@Kimberly - THANK YOU for sharing this important insight.The "Why" of resident events. I learned at a recent NMHC event that one company found a direct correlation between lease renewals and the number of friends a person had at the property. A resident event to "show the love" may not really accomplish much, but a resident event to "meet your neighbor" where the staff's goal is to facilitate a minimum of 5 resident-to-resident introductions (for example) creates a sense of purpose and a value-add. I love the examples you gave - they illustrate the point so well. If the "Why" for your resident event is "Retention," then it's critical to evaluate whether the service basics are in place first. If they are not, as you said, "All the resident events in the world won't help if you aren't taking care of your residents." Thanks for your comment!

  Jen Piccotti
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Thanks, Jen. I can also say that once these friendships are formed, they can last for a long, long time. We lived in a community for 3 years as a CARES Team, and then a Community Team with our at the time new company. During that time, we got to know so many people. That was FIVE years ago this month, and I'm still receiving email updates on families, birth announcements and unfortunately, this week, the news of the passing of a sweet, sweet lady who was in our Seniors Coffee Group.

When the earthquake and tsunami hit, about twenty of us were frantically emailing from all over the world (Seattle, Texas, Dubai, Italy) to find out if our friends were safe. Thankfully they all were.

Of the friends we made at the last community we were in before we moved to our condo, we keep in contact through facebook updates. We have shared groupons that we think they would like, see pictures of the babies growing up, and even attended and helped with the food at a wedding last month. That couple told us they stayed much longer at that community because of all the friends they had made.

So can residents actually build friendships while they live in an apartment community? I always respond emphatically, "YES!". Does it take work? Another emphatic, "Yes!".

  Kimberly Lee
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I am not surprised by the low ranking, but I'm also curious what percentage of those surveyed live in communities where there are no resident events. Many of our clients with older urban properties have no community amenities, let alone resident events.

On another note, I hold two gigantic parties at my home every year. I find I do a better job with these events than keeping up with my friends on a day to day basis. I'm not surprised it's harder to get the day to day maintenance issues right, and this article is a good reminder to focus on the everyday basics.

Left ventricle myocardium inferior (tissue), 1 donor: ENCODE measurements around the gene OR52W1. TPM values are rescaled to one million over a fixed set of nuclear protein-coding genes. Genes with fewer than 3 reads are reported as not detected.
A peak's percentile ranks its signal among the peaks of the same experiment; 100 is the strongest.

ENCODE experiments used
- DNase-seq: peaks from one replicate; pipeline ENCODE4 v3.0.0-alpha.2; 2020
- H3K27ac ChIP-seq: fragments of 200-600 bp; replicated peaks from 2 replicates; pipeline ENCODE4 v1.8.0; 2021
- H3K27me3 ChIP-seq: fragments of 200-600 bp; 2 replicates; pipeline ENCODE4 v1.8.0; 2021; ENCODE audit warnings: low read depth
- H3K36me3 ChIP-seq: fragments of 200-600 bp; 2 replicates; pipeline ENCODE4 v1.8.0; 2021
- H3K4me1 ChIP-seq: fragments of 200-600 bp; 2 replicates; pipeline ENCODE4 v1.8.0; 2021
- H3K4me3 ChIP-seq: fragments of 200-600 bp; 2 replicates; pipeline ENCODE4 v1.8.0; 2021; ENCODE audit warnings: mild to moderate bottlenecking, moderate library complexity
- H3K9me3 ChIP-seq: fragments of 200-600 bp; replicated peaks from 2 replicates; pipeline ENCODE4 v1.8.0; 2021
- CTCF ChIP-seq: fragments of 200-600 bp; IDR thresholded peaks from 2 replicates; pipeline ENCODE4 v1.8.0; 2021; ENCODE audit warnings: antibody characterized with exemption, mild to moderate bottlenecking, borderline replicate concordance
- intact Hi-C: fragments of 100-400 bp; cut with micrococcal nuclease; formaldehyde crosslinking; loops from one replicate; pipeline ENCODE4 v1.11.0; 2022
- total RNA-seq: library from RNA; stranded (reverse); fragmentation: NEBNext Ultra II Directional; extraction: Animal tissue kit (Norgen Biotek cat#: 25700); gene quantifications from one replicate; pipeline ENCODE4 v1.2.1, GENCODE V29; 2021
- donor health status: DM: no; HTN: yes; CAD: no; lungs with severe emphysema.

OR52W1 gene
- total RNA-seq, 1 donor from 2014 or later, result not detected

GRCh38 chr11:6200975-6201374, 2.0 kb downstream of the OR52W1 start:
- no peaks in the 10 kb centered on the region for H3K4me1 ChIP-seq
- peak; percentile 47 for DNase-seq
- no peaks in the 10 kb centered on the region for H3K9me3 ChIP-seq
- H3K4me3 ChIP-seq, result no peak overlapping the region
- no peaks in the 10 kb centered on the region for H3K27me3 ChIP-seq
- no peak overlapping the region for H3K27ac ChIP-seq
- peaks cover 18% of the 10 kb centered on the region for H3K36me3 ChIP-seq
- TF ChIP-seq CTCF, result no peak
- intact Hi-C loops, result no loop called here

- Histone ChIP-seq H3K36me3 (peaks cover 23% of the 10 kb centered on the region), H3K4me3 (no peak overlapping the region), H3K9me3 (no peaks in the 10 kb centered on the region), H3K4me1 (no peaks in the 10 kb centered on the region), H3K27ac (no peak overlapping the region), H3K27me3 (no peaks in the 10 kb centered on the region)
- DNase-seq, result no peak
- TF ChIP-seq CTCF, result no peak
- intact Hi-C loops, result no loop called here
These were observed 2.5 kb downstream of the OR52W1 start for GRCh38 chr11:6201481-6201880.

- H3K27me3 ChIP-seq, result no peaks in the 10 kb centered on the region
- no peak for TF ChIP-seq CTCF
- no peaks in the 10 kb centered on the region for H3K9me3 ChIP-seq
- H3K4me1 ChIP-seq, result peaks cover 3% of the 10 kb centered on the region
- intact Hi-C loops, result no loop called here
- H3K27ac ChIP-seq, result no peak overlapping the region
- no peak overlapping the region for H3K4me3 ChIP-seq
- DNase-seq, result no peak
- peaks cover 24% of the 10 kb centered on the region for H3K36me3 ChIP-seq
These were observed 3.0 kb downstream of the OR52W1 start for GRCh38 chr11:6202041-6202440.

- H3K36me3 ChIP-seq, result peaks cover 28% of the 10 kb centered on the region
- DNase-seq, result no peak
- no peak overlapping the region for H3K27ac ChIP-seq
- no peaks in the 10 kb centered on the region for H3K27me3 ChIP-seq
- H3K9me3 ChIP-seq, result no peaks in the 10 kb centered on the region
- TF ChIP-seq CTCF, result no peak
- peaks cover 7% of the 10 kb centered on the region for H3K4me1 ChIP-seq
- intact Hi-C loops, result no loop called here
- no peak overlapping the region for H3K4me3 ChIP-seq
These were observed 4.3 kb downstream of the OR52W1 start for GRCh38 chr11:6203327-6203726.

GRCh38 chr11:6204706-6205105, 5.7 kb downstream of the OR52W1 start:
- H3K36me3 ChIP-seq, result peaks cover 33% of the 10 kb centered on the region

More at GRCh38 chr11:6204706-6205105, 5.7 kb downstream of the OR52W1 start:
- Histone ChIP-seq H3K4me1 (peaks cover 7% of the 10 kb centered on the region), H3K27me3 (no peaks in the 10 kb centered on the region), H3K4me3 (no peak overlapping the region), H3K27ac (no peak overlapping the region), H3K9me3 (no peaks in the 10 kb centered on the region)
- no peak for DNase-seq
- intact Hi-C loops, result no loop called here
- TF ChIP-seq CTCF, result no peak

Ellen Thompson
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As to comment on the above of having directing maintenance to set up for a pool party.... I have either came in the night before myself as a manager (who is on salary pay, I understand this might not work for those paid hourly) or early in the morning before work to set up for parties if needed depending on the work day load. This is a very demanding job in which residents, staff and vendors need our attention and there is never enough time in the day for most of us. We have to go above and beyond in this business to stay ahead, and to not only keep the great residents we have but to bring in the new ones also. Take care of your residents 1st, they pay your wages. Manage your time wisely and plan far in advance for the parties. We have a least 3 to 4 a year and have National Night Out in which all the residents are involved. Everyone stays happy this way!

  Kimberly Stanziola
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@Ellen - I don't have the data breakdown to show which respondents live in communities who have events vs. no events, but my personal theory is that it would not make much difference on their resulting opinion. As you point out, it's always a good reminder to focus on those everyday basics!

  Jen Piccotti
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@Kimberly - You are such a perfect example of what our industry is about. Doing the behind-the scenes work before or after hours because there are only so many hours in the day and always so much to do. It IS a demanding job, and when you take care of your residents, especially focusing on those basics, the payoff is significant. Not only in dollars, but in relationships and strong communities! Thanks for sharing your expertise!

  Jen Piccotti